I watched movies like Sgt. York, To Hell and Back, Flying Tigers and the machismo can’t be missed in these classics.  That warrior spirit, however, transcends time in a personal favorite movie of mine, Braveheart.  William Wallace’s shout of “Freedom” still sends chills up my spine. 

II. FOCUS: Determination, Drive, Pride (more…)

How We Write Wednesdays: Love Your Backstory, Make it Shine

Wednesday, June 22nd, 2011

How We Write’s focus turns to backstory this Wednesday. Jenn and I have talked planning and plotting and revising and characters and story structure. But what about working what happens BEFORE, into your story’s now? That can sometimes be as much work as all the rest–combined.


You may have noticed my blog’s slowed down the last few weeks. Why? I’m heads down into the most complicated proposal I’ve written yet (and that’s saying something considering I just finished Sara and Maddie Temple’s story), and I’m trying to sort through everything I’ve been researching and planning for the next three books in the Legacy series and start the story, set the story, yet propel the characters through the first three chapters of the story without dampening the kick-ass pacing of the psychic thriller/magical realism my readers have come to crave.

I teach “free writing” to my students. To write to the end before you go back and revise. But I always qualify that I first get through the proposal stage. The initial 50 – 75 pages. The three chapters my agent needs (along with the BEST synopsis of the full story or series I can write) to sell my books to my publishers. Those first three chapters are an art form, a story, all to themselves. They need to establish your story not just for a reader, but for the editor you want to buy your manuscript.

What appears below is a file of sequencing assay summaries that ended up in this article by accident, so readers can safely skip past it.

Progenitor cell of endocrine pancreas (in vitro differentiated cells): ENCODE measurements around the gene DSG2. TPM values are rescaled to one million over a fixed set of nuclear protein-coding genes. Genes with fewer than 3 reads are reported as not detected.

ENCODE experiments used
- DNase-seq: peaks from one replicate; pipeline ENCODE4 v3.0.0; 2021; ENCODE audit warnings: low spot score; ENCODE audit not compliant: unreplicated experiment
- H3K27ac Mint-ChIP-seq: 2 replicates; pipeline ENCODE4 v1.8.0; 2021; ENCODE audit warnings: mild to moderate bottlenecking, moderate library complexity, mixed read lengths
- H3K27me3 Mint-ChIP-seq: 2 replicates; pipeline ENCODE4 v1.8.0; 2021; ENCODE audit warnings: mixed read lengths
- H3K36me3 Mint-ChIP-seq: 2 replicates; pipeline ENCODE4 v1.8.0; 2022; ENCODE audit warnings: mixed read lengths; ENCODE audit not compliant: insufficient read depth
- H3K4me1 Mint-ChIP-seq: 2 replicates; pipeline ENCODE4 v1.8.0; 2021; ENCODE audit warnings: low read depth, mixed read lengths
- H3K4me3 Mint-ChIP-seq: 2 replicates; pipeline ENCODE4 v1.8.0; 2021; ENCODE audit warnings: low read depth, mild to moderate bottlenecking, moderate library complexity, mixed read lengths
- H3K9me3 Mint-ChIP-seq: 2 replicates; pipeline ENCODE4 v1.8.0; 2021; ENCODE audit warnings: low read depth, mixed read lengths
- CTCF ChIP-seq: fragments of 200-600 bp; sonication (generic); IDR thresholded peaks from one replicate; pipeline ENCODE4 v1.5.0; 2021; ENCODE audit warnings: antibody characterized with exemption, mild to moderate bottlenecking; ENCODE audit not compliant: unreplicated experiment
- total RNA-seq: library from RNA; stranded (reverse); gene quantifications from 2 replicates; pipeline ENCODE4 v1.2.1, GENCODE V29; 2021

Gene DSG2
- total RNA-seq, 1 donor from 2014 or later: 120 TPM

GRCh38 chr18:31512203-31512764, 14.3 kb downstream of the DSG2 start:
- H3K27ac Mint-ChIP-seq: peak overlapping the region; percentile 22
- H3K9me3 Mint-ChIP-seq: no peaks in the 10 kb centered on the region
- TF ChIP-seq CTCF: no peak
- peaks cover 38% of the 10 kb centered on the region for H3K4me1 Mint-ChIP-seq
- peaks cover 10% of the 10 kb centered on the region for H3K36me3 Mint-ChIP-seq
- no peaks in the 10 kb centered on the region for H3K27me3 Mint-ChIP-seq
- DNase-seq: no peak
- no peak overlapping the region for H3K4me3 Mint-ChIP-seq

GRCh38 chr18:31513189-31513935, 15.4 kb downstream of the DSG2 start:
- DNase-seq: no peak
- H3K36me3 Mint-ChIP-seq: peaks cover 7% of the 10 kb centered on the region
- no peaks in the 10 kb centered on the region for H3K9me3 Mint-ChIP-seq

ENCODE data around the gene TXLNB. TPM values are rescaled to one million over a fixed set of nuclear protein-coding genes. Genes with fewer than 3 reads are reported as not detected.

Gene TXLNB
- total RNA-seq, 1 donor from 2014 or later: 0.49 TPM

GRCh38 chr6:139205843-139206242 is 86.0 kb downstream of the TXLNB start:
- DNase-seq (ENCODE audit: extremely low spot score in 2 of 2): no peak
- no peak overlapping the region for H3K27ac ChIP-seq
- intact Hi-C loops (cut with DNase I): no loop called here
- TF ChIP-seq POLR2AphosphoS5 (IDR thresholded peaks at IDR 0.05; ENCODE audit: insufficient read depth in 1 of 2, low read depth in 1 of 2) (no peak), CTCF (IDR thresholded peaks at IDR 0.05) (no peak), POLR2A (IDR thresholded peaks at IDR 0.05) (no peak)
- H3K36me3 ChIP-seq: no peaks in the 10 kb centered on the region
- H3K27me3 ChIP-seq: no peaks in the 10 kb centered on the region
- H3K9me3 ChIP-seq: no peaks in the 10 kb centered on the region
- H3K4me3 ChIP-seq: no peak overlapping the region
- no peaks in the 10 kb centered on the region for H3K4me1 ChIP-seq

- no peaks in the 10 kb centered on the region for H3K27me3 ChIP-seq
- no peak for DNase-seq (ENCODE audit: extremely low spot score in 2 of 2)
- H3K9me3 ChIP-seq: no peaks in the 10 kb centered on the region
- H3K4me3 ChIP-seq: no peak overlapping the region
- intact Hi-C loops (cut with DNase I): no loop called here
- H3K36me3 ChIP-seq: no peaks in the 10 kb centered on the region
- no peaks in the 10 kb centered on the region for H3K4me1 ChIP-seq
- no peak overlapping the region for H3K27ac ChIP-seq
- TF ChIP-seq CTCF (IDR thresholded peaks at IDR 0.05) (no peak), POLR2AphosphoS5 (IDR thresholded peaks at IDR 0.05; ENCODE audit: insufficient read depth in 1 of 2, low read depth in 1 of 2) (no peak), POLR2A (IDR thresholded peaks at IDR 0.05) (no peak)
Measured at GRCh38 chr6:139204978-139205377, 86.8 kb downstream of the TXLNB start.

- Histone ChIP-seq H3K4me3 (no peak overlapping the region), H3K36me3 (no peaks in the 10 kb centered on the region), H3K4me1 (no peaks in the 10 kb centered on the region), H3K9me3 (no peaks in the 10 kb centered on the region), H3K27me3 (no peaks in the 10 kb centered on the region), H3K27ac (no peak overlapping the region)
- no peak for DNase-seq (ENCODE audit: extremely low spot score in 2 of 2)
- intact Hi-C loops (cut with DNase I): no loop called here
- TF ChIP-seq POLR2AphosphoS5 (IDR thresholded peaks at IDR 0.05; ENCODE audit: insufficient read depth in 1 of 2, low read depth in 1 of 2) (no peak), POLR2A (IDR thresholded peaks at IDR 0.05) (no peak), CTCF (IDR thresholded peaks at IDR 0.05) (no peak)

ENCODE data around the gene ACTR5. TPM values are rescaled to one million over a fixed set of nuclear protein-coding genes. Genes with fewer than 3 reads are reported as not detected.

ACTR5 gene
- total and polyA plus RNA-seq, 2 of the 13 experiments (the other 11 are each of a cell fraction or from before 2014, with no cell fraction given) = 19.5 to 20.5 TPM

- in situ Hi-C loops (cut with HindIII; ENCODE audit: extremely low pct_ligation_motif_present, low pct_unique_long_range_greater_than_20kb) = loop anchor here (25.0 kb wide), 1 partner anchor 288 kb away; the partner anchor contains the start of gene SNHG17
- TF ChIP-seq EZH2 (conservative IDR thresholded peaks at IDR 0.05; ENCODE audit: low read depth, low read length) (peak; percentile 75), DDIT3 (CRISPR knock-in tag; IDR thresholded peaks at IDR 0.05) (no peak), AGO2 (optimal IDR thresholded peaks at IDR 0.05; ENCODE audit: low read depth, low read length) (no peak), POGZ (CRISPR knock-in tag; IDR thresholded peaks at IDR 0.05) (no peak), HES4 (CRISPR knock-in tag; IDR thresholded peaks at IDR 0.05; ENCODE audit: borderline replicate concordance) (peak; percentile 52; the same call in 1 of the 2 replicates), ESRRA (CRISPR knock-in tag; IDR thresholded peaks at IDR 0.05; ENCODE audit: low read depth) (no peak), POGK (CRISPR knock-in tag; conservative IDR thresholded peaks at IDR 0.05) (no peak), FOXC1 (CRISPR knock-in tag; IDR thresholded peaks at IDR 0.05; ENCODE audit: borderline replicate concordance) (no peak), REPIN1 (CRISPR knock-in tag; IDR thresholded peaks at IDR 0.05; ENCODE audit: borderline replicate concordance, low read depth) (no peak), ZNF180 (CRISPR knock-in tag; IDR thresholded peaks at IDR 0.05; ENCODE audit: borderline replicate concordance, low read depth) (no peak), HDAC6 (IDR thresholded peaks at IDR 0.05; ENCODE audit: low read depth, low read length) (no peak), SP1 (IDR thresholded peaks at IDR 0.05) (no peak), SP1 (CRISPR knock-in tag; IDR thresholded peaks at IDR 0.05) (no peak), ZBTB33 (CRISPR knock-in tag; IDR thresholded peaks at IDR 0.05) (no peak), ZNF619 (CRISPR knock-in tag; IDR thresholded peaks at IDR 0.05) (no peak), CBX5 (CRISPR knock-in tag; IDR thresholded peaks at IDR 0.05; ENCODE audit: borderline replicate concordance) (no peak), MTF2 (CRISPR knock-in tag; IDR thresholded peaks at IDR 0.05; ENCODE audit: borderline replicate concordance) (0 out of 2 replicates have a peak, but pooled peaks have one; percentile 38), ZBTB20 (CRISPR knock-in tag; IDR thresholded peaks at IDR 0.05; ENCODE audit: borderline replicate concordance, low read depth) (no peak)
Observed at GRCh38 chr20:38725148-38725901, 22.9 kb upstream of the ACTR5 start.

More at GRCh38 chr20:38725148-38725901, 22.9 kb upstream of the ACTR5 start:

You’ve heard me say it before–how you handle the inciting incident has plot and character ripples that flow through the middle and most importantly the dark moment and climax of your story. But it’s not just that. Weaving in the backstory of your story, intriguing the reader without revealing too much, all while you’re being sure to tell them enough at the exact moments they need to know… The finesse and delicacy in which you do this is part of your voice. And it has to change in subtle ways with each story. You can never be too careful or creative about how you handle it. You can’t just dump in the “goodies,” then get back to the creative work of telling your story. Some of the most creative writing you do comes when you craft the past into your on-the-page world.

Theres’ no quick and easy way to describe how to handle the “no dumpage” mandate for backstory, or how to work around the “show don’t tell” rule we’ve all had beaten into us. What a surprise!

type keys

There are no simple rules for backstory, any more than there are for anything else. If you don’t give enough in the right places, you frustrate and lose your reader. If you throw to much at the story when it’s not needed in ways that don’t fit your characters and world, your pacing crawls to a painful halt. (more…)